Unsurprisingly, various top agents had passed on it

Why is this "unsurprising"? And how do you define a "top" agent? Surely this should read, "Various agents with more experience made the biggest career blunder of their lives and passed on my novel..." or something to that effect. :) Like Janet said, nearly every agent starts out young and inexperienced. Some build their careers and reputation over time, some have a break-out success that catapults them to celebrity. Either way, your novel is, we hope, the one that will be the game-changer for this young agent and this agency.

For that to happen though, both you and your agent need to have confidence in your work. Your novel deserves to have an agent, and sell for seven figures. I assume if you didn't believe that, you wouldn't have bothered querying it...? :)

Of course, I concur with all the advice about making sure the agent's in it for the long haul, and is surrounded by wise-heads (as opposed to the wise-... y'know. Like us.)

All the best to you Opie! And remember us when you're famous. :)

Colin Smith said...

*taps microphone*

Is that it? No-one has anything else to say? C'mon now... or do I have to start posting song parodies and Carkoon jokes. Did you hear the one about the Carkoonian molecular scientist who crossed a flakka monster with a garbuloq? Hahahahaha! What do you mean you don't get it? The punchline's in the joke. Want to hear another? :D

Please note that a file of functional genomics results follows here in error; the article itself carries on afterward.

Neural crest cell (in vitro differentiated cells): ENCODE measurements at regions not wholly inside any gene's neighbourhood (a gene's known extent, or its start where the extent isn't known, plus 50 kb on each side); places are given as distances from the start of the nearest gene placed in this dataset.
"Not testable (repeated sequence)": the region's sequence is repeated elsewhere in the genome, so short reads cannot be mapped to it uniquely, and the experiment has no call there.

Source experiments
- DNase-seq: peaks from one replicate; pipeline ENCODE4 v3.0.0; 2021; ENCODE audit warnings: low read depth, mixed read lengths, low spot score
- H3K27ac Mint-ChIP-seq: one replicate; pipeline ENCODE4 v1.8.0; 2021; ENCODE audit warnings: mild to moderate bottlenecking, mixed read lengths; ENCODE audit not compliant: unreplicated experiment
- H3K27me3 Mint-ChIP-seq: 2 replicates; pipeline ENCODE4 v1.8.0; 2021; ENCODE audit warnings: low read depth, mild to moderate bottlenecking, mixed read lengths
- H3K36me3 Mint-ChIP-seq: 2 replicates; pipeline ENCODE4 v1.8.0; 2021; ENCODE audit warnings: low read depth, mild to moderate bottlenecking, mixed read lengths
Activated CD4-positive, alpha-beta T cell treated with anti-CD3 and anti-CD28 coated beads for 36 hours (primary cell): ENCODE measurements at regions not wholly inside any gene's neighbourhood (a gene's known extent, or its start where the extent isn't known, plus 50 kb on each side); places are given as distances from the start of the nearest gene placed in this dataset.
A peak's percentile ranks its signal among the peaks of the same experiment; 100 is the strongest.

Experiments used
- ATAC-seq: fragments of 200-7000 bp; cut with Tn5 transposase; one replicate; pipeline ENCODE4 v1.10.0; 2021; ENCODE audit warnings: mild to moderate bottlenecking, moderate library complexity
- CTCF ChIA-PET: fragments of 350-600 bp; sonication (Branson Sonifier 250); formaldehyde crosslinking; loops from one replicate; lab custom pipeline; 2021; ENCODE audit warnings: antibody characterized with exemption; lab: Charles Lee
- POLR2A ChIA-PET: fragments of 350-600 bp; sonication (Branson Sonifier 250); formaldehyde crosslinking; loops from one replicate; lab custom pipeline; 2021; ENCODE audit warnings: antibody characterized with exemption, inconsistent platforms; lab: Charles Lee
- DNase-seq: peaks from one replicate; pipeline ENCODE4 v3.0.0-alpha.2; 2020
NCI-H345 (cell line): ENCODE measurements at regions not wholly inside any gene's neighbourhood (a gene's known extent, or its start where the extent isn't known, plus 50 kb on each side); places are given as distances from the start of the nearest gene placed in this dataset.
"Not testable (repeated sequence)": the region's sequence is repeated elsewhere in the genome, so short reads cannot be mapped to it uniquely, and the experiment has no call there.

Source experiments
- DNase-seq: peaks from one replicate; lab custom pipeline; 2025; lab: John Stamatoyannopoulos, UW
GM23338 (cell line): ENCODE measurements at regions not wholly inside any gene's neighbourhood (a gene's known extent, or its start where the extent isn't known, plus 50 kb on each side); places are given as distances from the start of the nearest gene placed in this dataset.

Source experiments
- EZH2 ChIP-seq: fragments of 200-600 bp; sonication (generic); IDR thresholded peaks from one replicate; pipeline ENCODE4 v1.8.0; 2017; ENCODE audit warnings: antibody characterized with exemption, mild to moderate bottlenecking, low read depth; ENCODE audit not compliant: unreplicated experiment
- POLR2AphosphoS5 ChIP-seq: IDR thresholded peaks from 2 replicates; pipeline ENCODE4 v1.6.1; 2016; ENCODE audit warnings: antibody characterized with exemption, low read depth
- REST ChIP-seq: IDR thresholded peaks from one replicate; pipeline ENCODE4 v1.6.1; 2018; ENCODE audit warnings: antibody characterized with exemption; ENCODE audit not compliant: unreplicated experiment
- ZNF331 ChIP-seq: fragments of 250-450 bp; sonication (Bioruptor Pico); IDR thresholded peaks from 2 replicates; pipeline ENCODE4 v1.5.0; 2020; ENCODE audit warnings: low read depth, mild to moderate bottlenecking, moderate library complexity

Megan V said...

Some of us do not live on the east coast Colin. Be kind and please spare those of us just rising from the Carkoon yokes.

Back on topic though. 2Ns math sounds about right to me. As did Colin's comment on the "unsurprising." And as always the QOTKU has shared the most marvelous advice.

Where is the agency selling? This is especially important if you're young and hungry's first client (though you may not be). And having that plan in place if young and hungry finds themselves sick of hearing their stomach rumble will spare you a bit more anguish down the line. Make sure to ask all those questions that've been talked about here before. And do your research. Reputable agent? Reputable agency? Sales?" The key to good writing is research. The key to good querying? You guessed it, also research. (Though I'd generally advise doing the research first before querying because, among other things, declining an offer when you don't have other offers on the table always seems like kind of an awkward process to me.) Best wishes to you.